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Memory: Speed vs Amount

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October 23, 2010 12:03:13 AM

Hello once again, I have a question that I came across when browsing for a new Motherboard.

I am building a new computer and I posted once, in order to get some help, which I did (thanks for that :)  )

I have been looking at some EVGA mainboards and I have come across 1 that sais it supports up to 16GB RAM up to 2600 MHz speed, and another board (slightly more expensive) which supports up to 24GB but up to 1600 MHz.

Is this an easy choice or there's more than that to it? I mean, it's an 8GB gap and a 1000 Mhz difference, what are the pros and cons of picking one over another?

Just in case, here they are:

EVGA X58 - http://www.evga.com/products/moreInfo.asp?pn=141-BL-E76...

EVGA P55 FTW - http://www.evga.com/products/moreInfo.asp?pn=132-LF-E65...

Thanks in advance!

More about : memory speed amount

a c 346 } Memory
October 23, 2010 12:47:17 AM

Got to read the fine print the 141-BL-E760-A1 says 1600MHz+ {plus} ; I know it will support at least 2000 MHz or higher.

141-BL-E760-A1 Tested RAM Corsair - http://www.corsair.com/configurator/product_results.asp...
132-LF-E657-KR Tested RAM Corsair - http://www.corsair.com/configurator/product_results.asp...

It's all about the Memory Multiplier with either of those MOBOS.

Also, you need to know they are (2) two different architectural Intel boards - X58 1366 i79XX & Tri/Hex Channel (6 DIMM slots), and P55 1156 i78XX/i5/i3 and Dual/Quad Channel (4 DIMM slots).

Further, Windows 7 x64 needs 4GB to work 'well' - and 24GB is great if you make a living by editing countless image layers for Professional use or make a living editing HD Video with Adobe Premiere - or need to have every application on your entire HDD/SSD open at once. Gaming 4-6GB is plenty.

Then speed, 1600 MHz is 'ideally' fast enough to support OC'ing 4.2~4.4GHz, and the 1800~2000MHz will add maybe 2-4+ FPS to the GPU rendering.
a b } Memory
October 23, 2010 12:54:31 AM

and a price difference of $200. If you are going to SLI more than two cards, then go with the i7-based x58 Classified, if not, get the 1156-based board.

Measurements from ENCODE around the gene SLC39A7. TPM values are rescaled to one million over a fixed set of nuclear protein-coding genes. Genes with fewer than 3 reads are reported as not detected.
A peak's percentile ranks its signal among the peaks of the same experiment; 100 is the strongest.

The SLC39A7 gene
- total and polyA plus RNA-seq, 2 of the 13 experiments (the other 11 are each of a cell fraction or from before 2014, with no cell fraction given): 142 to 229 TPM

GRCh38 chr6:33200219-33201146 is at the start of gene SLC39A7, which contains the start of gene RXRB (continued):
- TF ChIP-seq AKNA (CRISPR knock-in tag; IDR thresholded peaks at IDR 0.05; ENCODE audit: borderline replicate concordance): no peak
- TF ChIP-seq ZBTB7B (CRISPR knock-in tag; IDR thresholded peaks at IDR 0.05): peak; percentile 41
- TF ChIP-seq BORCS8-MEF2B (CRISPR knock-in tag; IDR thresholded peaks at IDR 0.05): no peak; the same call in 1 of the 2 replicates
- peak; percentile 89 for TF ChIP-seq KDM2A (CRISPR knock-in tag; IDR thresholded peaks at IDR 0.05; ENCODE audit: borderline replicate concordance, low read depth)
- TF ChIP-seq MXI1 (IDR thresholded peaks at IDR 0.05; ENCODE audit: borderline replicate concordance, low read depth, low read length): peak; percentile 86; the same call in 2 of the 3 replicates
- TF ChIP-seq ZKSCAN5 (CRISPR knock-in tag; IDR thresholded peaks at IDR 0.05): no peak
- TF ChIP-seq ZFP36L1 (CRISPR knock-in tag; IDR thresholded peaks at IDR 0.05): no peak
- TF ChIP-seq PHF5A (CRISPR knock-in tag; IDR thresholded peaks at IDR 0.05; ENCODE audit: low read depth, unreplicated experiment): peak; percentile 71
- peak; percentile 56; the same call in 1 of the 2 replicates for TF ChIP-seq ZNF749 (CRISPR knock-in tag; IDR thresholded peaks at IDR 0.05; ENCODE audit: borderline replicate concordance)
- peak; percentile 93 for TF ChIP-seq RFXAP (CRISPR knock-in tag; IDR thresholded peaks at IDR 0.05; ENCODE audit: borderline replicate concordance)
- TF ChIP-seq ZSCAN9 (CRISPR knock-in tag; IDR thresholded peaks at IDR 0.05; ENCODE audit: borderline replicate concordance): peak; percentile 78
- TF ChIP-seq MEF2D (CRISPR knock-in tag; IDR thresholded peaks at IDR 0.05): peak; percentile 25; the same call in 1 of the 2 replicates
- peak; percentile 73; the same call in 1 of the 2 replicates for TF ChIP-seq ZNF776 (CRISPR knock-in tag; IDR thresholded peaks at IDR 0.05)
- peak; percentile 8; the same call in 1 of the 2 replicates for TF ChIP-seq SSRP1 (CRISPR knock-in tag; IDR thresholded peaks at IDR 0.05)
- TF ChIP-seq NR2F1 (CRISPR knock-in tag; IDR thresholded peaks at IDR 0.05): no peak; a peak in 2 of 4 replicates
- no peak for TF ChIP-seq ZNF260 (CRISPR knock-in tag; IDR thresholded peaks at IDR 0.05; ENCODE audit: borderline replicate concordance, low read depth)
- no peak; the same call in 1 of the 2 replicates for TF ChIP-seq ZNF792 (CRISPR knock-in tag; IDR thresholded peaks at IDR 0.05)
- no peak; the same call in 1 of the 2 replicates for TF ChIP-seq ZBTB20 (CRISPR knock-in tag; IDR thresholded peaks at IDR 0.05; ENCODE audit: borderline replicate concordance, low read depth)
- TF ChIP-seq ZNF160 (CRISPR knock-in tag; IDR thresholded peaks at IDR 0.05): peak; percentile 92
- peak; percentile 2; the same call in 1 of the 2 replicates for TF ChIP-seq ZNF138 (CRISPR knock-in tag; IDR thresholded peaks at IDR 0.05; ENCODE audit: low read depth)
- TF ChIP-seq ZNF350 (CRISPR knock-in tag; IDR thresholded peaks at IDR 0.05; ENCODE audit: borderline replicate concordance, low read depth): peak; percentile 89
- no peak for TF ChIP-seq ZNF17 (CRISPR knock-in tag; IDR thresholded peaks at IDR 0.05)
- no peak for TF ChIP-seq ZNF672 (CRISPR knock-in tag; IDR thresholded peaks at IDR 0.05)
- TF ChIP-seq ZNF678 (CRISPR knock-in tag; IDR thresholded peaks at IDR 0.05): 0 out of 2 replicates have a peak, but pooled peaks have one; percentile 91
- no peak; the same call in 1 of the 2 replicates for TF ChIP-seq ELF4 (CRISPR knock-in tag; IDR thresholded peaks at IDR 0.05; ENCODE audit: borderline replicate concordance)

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a c 346 } Memory
October 23, 2010 1:00:54 AM

or if you will in the future add SLI/CF 2+ GPUs, then the X58, and still the X58 is a better choice if $90 won't break the bank {309-219 = $90}.
a c 97 } Memory
October 23, 2010 1:13:25 AM

simplefranco said:
Hello once again, I have a question that I came across when browsing for a new Motherboard.

I am building a new computer and I posted once, in order to get some help, which I did (thanks for that :)  )

I have been looking at some EVGA mainboards and I have come across 1 that sais it supports up to 16GB RAM up to 2600 MHz speed, and another board (slightly more expensive) which supports up to 24GB but up to 1600 MHz.

Is this an easy choice or there's more than that to it? I mean, it's an 8GB gap and a 1000 Mhz difference, what are the pros and cons of picking one over another?

Just in case, here they are:

EVGA X58 - http://www.evga.com/products/moreInfo.asp?pn=141-BL-E76...

EVGA P55 FTW - http://www.evga.com/products/moreInfo.asp?pn=132-LF-E65...

Thanks in advance!

There is a bit more to it.

The X58 chipset supports 6 slots of ram populated with 4gb sticks for a total of 24gb. Note that you will need windows-7 pro since home premium maxes at 16gb. The X58 chipset also supports more high speed pcie x16 slots. That is useful if you will be using two or more very high powered graphics cards.

The P55 chipset is limited to 4 sticks of ram and 16gb. It also maxes out at two X8 pci-e slots.

The maximum ram speed supported is of interest only to record seeking overclockers. Real application performance and FPS(vs. synthetic benchmarks) is minimally impacted by ram speeds and timings on intel nehalem processors. The difference is on the order of 2-3%. Not a big issue.
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